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Mets unable to overcome Vargas' struggles

Lefty allows seven runs in 2 1/3 innings as New York's 3-game win streak ends
MLB.com @AnthonyDiComo

DENVER -- Acquiring Jason Vargas this offseason, the Mets believed, would give their rotation depth. So far, it has provided only headaches.

Vargas' season-long struggles continued Tuesday at Coors Field, where he allowed seven runs and recorded seven outs in a 10-8 loss to the Rockies. On a drizzly night that began with an 80-minute rain delay, Vargas became the first Mets pitcher since Bartolo Colon in 2014 to serve up three consecutive homers, allowing back-to-back-to-back shots in the third inning to Nolan Arenado, Trevor Story and Ian Desmond.

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DENVER -- Acquiring Jason Vargas this offseason, the Mets believed, would give their rotation depth. So far, it has provided only headaches.

Vargas' season-long struggles continued Tuesday at Coors Field, where he allowed seven runs and recorded seven outs in a 10-8 loss to the Rockies. On a drizzly night that began with an 80-minute rain delay, Vargas became the first Mets pitcher since Bartolo Colon in 2014 to serve up three consecutive homers, allowing back-to-back-to-back shots in the third inning to Nolan Arenado, Trevor Story and Ian Desmond.

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All told, the Rockies sent a dozen batters to the plate in the third, scoring six times off Vargas and Hansel Robles. While the Mets' own offensive output would have seemed luxurious merely one week ago, it was nothing compared to the Rockies' onslaught.

"When you come into Coors Field, you tell your pitchers, 'Don't worry about what happens here,' and you move on," manager Mickey Callaway said. "You come in here, you battle all you can and you forget about it. You can't let what happens here put you in a tailspin."

Snapping a three-game winning streak was the least of New York's worries. Coming off three of his best outings of the season, Vargas submitted arguably his worst, allowing five batted balls of at least 97 mph. By comparison, Vargas generated just five swinging strikes.

Video: NYM@COL: Plawecki plates Flores on an RBI single

His nightmare of a season began in Spring Training, when the left-hander fractured a bone in his glove hand. Slow to recover from that injury, Vargas did not debut until April 28, allowing nine runs to the Padres -- one of baseball's worst offenses -- that day.

At the time, the Mets chalked up Vargas' struggles to his injury, which forced him to pitch from behind an L screen during live bullpen sessions and simulated games. But even as Vargas logged more innings, his issues continued. Six runs to the Braves on May 3. Five to the Brewers on May 26. Even recently, in posting a 3.00 ERA over a three-start stretch, Vargas lasted just five innings in each of those games.

"The start of the season was obviously a disaster," Vargas said. "Tonight definitely gets magnified because of the things that happened earlier in the season. It's frustrating, no doubt about it. It's not something that I'm accustomed to, and not something that I want to get accustomed to."

Video: NYM@COL: Frazier plates Nimmo on a sac fly in the 1st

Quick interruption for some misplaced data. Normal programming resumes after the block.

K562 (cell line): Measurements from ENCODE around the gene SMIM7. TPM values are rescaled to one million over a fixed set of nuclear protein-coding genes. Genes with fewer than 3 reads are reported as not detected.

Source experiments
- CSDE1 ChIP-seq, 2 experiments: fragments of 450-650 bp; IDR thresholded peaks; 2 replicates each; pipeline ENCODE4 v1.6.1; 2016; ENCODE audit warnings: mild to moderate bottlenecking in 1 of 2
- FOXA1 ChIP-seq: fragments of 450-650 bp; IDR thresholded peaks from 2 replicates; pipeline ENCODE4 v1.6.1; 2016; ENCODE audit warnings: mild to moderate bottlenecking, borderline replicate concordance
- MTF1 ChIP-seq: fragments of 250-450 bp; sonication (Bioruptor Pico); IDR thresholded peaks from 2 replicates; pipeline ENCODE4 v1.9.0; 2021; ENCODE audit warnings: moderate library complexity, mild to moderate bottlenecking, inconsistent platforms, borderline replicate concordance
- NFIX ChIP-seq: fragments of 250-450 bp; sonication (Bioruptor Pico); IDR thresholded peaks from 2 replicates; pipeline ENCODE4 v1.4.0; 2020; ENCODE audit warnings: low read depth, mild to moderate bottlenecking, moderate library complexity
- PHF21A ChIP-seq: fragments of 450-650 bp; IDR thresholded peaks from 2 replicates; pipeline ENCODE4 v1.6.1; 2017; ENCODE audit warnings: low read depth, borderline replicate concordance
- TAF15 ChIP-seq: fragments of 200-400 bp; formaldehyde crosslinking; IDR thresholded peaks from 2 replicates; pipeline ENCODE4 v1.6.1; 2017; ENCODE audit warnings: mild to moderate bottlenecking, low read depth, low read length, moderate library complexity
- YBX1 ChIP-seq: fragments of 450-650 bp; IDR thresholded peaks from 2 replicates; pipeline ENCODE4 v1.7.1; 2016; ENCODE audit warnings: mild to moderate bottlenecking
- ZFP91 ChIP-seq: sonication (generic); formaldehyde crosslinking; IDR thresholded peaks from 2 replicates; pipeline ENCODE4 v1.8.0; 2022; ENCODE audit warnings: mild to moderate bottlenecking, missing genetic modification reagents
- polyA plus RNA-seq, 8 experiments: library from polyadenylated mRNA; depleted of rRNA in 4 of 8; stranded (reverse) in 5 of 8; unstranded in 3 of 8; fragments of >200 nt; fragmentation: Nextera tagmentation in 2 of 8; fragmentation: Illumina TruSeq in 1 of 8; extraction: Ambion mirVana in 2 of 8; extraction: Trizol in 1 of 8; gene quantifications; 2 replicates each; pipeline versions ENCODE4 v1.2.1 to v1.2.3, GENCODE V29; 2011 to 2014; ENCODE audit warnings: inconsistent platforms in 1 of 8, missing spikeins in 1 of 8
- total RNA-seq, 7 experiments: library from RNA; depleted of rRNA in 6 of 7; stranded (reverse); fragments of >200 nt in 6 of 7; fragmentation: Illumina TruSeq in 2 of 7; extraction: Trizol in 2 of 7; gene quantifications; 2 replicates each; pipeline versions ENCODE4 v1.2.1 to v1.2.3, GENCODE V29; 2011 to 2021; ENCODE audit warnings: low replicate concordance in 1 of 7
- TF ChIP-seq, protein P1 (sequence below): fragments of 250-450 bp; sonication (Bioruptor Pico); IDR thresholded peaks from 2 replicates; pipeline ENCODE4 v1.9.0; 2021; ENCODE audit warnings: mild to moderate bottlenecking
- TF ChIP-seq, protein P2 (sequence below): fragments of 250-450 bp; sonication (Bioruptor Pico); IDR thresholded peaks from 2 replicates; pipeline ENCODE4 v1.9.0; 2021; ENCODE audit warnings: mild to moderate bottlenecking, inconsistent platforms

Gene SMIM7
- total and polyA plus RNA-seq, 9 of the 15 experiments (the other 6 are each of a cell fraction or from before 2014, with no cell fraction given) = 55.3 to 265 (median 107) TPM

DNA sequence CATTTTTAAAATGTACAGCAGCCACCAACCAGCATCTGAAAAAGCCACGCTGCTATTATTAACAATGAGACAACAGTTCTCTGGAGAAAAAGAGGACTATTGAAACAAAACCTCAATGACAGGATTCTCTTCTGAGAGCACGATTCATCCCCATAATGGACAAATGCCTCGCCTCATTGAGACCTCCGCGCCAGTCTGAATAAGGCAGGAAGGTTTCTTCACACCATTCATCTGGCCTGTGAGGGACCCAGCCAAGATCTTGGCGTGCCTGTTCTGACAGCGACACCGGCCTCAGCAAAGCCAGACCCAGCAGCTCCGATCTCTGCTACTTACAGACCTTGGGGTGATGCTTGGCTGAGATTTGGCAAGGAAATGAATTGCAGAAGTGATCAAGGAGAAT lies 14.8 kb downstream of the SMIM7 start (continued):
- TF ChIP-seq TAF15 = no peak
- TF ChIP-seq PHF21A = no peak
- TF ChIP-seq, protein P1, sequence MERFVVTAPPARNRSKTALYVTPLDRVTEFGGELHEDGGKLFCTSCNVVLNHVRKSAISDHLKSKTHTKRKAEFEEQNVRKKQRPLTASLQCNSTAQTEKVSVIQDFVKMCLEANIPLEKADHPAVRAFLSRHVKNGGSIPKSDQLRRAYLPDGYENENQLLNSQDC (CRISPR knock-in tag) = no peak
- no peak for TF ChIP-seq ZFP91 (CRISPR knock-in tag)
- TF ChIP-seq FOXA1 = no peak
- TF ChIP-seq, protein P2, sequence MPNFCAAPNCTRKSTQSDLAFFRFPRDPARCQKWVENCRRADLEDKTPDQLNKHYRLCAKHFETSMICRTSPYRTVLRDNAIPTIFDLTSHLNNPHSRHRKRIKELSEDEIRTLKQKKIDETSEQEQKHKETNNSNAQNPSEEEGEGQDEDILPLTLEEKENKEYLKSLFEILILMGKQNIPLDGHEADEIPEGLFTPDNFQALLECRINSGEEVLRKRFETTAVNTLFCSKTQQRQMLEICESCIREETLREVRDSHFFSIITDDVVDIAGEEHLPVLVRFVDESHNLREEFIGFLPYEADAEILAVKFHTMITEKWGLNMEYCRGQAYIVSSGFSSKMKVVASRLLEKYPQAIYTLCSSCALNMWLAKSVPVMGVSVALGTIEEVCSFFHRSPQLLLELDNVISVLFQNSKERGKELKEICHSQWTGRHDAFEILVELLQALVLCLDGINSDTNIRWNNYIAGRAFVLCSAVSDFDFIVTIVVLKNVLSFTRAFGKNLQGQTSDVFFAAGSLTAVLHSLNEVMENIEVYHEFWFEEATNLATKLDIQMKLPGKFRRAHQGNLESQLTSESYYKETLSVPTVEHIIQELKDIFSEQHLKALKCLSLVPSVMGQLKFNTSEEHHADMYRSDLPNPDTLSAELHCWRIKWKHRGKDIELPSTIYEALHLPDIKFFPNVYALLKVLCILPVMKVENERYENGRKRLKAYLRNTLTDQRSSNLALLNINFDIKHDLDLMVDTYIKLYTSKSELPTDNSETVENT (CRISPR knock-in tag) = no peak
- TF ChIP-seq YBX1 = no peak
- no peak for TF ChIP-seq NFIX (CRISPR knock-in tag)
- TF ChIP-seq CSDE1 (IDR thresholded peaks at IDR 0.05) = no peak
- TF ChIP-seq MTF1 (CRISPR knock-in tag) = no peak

At least for now, Vargas' rotation spot appears secure, with Noah Syndergaard on the disabled list. But once Syndergaard returns -- he began throwing off flat ground this week, and could return to a mound in the coming days -- it will be difficult for the Mets to justify starting Vargas over Seth Lugo, who is enjoying a standout season jumping between the bullpen and rotation.

Video: NYM@COL: Callaway on Vargas' rough start, 10-8 loss

"It's frustrating," Vargas said. "You get rolling in a good direction, and then you have something like this happen."

MOMENTS THAT MATTERED
Seemingly no deficit is safe at Coors Field. The Mets put that theory into play in the seventh inning, when Jose Bautista hit a pinch-hit RBI single and the Mets subsequently loaded the bases with one out. But Chris Rusin struck out Michael Conforto and, after Bautista scored on a passed ball, Adam Ottavino induced a soft grounder from Todd Frazier to end the threat.

Video: NYM@COL: Bautista grounds a pinch-hit RBI single

The Mets added two more in the ninth, but could not bring the potential tying run to the plate.

"The guys battled the whole game," Callaway said. "You've got to give credit to our offense. They kept on grinding away, and doing everything they could to get us back into that game."

YOU GOTTA SEE THIS
Not since Colon had a Mets pitcher allowed three consecutive homers, and none of these were in doubt. Arenado began the Rockies' third-inning surge with a two-run shot that Statcast™ projected at 439 feet. Story followed with Colorado's longest homer of the day, a 441-foot fly to left. Desmond completed the trick with a relatively modest 386-foot shot.

Video: Must C Consecutive: Rockies go back-to-back-to-back

"I was just leaving the fastball in that third inning right in places where they could really handle it," Vargas said. "There's not a whole lot other than they were all bad pitches, and they just got hammered."

HE SAID IT
"He looks fearless out there. He goes after the hitters. And that usually leads to success." -- Callaway on rookie reliever Tim Peterson, who struck out three over two shutout innings to lower his ERA to 1.42

UP NEXT
As Syndergaard begins to ramp up to a return from a finger injury, the man who replaced him in the Mets' rotation, Lugo, will make his third start in an 8:40 p.m. ET game at Coors Field. Lugo snapped a 13-inning scoreless streak last time out, allowing five runs in five innings in Arizona. He'll face Rockies right-hander Chad Bettis.

Anthony DiComo has covered the Mets for MLB.com since 2007. Follow him on Twitter @AnthonyDiComo, Instagram and Facebook.

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